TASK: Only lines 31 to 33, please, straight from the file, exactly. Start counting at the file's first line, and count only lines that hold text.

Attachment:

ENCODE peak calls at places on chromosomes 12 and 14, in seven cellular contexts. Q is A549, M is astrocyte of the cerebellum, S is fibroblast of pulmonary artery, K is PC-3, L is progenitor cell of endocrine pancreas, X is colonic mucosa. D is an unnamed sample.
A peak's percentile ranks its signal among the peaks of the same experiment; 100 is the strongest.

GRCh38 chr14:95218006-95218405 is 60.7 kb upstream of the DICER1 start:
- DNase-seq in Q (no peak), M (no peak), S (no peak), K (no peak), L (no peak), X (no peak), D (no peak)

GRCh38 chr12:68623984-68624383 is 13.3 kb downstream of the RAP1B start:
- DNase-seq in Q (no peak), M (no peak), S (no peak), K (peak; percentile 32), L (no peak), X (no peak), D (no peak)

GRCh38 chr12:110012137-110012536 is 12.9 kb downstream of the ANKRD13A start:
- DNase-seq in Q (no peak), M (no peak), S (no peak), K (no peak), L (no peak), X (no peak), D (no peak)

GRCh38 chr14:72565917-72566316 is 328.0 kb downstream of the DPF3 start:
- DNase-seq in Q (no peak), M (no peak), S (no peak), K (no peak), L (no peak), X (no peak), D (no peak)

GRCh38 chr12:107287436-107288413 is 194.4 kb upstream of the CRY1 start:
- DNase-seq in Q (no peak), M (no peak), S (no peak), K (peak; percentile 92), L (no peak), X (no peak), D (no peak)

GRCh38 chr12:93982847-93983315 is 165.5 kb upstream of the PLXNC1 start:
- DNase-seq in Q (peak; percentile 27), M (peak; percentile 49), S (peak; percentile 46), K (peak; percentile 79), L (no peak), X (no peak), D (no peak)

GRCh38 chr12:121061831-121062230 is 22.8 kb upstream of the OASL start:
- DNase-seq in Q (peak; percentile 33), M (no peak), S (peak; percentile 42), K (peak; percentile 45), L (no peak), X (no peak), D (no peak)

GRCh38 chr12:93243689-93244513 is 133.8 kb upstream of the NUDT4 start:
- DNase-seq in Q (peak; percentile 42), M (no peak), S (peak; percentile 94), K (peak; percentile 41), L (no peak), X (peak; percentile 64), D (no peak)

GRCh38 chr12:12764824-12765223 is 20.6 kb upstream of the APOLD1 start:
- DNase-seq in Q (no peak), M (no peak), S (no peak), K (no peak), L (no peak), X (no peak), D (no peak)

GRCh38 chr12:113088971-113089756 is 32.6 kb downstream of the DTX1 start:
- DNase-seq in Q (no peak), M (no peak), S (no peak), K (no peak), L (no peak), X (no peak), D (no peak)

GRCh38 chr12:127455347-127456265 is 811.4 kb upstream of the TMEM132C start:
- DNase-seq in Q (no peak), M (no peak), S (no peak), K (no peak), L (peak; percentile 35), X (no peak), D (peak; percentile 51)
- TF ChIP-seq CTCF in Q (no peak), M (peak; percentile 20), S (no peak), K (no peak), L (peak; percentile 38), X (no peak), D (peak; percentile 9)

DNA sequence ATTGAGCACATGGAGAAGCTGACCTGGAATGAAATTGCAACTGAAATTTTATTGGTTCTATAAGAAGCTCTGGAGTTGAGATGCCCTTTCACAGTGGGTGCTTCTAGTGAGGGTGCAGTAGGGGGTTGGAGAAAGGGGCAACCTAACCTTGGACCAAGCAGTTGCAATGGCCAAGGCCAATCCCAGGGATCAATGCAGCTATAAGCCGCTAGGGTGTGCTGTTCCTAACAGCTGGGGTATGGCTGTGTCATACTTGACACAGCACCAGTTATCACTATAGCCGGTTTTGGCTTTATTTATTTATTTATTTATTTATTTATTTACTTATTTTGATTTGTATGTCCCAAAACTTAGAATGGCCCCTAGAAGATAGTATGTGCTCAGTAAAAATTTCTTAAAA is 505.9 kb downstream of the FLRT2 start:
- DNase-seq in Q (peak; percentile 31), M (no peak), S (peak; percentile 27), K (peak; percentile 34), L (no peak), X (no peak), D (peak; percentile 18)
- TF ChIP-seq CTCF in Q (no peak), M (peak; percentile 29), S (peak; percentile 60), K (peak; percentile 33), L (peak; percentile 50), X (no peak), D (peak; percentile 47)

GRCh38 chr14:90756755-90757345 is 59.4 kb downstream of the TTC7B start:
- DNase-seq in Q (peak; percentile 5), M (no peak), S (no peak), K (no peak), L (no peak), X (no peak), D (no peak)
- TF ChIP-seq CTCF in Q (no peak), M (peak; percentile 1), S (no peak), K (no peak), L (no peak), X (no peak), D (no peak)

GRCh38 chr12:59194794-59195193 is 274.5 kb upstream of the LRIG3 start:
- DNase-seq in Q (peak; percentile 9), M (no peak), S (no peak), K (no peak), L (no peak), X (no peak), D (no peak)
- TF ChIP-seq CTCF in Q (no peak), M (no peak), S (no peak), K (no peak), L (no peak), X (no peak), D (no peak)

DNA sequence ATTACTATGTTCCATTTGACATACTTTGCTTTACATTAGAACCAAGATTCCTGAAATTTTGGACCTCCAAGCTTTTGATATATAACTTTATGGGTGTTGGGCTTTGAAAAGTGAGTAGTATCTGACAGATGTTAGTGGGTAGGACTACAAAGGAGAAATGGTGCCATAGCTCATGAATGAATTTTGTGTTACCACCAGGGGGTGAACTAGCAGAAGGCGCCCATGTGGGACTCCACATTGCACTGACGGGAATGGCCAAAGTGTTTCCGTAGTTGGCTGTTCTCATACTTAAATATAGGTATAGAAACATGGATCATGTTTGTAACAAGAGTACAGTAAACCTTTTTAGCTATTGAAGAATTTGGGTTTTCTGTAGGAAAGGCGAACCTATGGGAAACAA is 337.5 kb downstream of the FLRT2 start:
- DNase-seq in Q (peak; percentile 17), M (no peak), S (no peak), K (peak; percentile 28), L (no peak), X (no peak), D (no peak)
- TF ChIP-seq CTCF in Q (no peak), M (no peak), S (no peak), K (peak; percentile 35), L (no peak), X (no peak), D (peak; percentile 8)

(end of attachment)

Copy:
- TF ChIP-seq CTCF in Q (no peak), M (peak; percentile 1), S (no peak), K (no peak), L (no peak), X (no peak), D (no peak)

GRCh38 chr12:59194794-59195193 is 274.5 kb upstream of the LRIG3 start:
- DNase-seq in Q (peak; percentile 9), M (no peak), S (no peak), K (no peak), L (no peak), X (no peak), D (no peak)